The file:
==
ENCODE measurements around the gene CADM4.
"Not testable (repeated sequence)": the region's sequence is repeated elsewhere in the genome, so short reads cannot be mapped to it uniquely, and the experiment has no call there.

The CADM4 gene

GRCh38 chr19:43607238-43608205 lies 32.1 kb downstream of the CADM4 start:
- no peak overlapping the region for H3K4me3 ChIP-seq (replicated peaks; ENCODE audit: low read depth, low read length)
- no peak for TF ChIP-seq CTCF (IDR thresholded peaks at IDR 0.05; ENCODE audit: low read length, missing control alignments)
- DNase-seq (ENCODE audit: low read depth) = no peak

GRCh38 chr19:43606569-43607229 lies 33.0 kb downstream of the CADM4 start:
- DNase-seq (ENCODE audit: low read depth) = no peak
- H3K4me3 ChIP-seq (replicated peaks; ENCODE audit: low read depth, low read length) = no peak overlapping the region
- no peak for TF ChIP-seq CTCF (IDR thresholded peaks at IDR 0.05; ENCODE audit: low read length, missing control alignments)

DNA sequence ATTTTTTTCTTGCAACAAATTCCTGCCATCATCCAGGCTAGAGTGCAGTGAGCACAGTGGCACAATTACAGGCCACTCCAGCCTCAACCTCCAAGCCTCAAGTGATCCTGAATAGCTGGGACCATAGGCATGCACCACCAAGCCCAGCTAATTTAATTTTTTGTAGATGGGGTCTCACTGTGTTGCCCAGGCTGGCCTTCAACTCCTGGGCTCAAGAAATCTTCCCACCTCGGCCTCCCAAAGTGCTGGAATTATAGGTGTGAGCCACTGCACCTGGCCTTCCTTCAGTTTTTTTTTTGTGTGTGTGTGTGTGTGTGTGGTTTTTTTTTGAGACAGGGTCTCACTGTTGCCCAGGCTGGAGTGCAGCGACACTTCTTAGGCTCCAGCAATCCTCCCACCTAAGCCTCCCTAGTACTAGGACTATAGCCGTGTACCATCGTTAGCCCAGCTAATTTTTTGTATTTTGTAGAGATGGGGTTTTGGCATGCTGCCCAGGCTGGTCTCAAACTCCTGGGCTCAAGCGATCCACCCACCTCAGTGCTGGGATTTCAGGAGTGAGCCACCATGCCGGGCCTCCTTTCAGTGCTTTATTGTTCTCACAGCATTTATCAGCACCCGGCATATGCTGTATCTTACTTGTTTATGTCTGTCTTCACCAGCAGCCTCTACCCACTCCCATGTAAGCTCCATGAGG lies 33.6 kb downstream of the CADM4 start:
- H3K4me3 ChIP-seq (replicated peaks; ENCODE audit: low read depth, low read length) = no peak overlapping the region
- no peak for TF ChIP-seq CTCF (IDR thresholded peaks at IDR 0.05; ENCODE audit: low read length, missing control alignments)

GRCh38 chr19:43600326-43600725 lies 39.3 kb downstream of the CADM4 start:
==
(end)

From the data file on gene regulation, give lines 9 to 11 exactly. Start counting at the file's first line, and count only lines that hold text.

- DNase-seq (ENCODE audit: low read depth) = no peak
- H3K4me3 ChIP-seq (replicated peaks; ENCODE audit: low read depth, low read length) = no peak overlapping the region
- no peak for TF ChIP-seq CTCF (IDR thresholded peaks at IDR 0.05; ENCODE audit: low read length, missing control alignments)